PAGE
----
While Monteverdi’s L’Orfeo is not the de facto first opera, in history and experience it has come to be just that. L’Orfeo is the first great, enduring opera, a model for how to shape drama through music, and with an individual voice that has been only infrequently equalled in the past 500 years, and never surpassed.
Friday evening at Carnegie Hall, conductor John Eliot Gardiner, the English Baroque Soloists and the Monteverdi Choir—masters of this repertoire—conclude Carnegie’s “Before Bach” series with a concert version of L’Orfeo. Tenor Krystian Adam will sing the title role, soprano Mariana Flores is his lost beloved, Eurydice (she also sings the allegorical role of Music), and bass Gianluca Buratto takes on the roles of Charon and Pluto. It’s a given that the playing and singing will be supremely stylish and, performed without intermission, expect gripping and dramatic music-making.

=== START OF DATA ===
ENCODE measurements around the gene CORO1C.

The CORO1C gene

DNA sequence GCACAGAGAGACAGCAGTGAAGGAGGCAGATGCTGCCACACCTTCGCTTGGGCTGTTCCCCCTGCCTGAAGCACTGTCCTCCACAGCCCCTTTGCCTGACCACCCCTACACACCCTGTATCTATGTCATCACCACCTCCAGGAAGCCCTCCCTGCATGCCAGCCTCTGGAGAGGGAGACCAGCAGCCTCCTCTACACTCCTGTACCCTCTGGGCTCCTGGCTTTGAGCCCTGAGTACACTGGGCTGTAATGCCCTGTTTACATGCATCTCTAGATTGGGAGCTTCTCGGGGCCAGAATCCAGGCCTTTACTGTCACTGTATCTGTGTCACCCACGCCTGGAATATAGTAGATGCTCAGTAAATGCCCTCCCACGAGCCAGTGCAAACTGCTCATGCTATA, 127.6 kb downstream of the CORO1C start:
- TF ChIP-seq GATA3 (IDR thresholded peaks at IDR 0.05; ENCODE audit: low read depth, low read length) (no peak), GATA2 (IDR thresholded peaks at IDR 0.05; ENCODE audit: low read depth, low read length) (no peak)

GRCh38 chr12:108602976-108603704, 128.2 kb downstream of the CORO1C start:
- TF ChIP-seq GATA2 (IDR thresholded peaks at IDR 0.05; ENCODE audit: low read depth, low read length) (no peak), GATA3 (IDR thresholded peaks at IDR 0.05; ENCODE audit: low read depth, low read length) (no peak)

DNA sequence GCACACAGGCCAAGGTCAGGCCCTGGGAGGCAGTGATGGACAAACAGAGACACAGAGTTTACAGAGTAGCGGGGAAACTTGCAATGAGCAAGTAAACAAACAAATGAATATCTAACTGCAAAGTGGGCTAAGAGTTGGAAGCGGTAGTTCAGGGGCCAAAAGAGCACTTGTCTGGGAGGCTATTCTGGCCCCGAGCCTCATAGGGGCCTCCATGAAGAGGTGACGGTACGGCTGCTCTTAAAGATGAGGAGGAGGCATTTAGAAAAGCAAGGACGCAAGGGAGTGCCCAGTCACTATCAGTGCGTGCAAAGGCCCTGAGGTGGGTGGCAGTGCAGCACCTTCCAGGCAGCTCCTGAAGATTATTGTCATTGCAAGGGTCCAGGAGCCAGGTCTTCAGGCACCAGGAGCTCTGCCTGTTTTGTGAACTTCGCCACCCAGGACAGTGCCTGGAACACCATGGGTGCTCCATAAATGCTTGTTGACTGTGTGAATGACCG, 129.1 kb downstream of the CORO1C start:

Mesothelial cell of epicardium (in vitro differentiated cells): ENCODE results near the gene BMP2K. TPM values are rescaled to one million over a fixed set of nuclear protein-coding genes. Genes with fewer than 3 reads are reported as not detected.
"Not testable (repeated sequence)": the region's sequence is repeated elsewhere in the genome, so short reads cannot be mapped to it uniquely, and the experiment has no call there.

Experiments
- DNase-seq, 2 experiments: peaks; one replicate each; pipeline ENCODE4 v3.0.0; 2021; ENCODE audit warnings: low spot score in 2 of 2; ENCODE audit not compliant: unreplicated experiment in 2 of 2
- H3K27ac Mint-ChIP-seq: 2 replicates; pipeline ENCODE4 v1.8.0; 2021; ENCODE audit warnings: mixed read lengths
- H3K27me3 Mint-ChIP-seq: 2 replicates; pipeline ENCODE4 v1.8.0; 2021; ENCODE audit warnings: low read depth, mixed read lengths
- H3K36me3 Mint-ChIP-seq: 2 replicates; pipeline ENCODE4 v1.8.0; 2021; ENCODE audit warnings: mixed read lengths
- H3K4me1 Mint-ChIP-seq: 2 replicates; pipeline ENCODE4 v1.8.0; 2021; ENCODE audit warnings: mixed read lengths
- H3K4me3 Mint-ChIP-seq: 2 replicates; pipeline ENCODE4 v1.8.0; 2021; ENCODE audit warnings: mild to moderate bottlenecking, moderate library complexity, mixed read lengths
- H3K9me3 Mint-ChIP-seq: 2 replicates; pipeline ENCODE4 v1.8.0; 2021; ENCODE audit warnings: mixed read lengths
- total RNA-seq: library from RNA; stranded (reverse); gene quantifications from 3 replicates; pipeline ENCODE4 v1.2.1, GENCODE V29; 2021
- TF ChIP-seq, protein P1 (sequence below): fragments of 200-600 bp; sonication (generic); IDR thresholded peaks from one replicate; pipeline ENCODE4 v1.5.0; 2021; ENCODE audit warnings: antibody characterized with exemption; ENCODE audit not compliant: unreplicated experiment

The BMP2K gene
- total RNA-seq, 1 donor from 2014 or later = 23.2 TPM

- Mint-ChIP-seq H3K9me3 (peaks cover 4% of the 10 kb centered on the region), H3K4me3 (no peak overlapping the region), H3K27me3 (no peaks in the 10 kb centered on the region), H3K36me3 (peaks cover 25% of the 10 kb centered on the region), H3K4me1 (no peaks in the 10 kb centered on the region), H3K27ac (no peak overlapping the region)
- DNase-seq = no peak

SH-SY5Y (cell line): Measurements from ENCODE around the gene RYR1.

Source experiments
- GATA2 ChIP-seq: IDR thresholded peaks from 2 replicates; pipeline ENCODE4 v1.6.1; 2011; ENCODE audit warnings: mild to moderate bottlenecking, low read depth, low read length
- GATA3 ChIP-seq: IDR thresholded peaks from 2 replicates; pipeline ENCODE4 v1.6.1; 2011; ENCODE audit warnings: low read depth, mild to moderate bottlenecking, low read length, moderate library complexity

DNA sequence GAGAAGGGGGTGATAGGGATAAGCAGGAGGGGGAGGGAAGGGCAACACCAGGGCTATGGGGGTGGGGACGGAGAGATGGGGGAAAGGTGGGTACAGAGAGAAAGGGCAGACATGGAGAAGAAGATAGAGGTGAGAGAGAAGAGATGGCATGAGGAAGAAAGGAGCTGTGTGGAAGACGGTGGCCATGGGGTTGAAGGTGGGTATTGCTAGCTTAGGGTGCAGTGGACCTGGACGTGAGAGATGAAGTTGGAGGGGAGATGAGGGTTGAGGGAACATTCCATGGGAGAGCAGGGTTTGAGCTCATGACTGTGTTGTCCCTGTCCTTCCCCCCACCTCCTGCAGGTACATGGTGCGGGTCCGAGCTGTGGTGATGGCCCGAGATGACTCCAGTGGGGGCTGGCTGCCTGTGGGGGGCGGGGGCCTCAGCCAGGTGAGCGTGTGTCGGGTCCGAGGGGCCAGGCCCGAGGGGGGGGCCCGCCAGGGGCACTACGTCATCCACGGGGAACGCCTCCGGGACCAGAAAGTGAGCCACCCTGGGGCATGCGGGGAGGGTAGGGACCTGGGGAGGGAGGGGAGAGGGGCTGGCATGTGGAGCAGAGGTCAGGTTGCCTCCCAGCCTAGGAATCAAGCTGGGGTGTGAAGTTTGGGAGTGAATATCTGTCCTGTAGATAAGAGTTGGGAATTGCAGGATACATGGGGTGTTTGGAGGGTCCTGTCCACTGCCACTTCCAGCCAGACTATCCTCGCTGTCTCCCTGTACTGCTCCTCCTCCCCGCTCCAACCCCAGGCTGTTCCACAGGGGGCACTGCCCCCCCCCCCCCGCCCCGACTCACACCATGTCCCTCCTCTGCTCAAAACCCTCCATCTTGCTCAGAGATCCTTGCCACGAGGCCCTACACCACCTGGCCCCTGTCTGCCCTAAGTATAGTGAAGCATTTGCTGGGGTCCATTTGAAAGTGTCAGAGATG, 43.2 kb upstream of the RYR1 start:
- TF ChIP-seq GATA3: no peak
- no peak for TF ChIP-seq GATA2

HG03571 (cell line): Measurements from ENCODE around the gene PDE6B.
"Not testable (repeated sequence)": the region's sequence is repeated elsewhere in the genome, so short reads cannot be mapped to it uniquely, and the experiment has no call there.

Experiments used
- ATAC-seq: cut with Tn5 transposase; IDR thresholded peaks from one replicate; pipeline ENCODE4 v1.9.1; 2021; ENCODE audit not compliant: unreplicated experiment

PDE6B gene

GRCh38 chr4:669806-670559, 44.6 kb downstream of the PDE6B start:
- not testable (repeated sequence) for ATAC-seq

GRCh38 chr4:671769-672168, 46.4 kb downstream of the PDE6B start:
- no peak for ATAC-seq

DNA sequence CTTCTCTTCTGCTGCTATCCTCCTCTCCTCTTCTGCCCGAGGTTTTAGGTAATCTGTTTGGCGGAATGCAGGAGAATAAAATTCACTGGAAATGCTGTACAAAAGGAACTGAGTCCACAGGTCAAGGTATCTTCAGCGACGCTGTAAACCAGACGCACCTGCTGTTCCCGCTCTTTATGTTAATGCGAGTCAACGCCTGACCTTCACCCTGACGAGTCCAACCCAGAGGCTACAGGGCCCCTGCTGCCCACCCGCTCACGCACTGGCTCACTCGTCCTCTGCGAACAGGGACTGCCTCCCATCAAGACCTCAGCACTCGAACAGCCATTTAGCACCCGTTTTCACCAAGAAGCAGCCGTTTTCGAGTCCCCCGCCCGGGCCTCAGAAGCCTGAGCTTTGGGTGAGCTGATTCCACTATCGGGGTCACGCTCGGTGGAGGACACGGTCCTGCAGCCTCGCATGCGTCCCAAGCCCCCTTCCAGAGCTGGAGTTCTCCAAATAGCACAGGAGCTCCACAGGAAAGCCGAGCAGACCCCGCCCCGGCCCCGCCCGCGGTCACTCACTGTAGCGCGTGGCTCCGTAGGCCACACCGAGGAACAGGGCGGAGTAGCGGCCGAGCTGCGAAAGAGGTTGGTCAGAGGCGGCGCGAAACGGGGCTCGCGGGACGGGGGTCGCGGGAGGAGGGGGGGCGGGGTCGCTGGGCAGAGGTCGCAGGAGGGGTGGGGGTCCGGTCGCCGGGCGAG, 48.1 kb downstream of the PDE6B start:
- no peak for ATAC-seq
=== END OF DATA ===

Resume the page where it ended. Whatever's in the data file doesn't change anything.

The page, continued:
L’Orfeo takes place 8 p.m. Friday, May 1. carnegiehall.org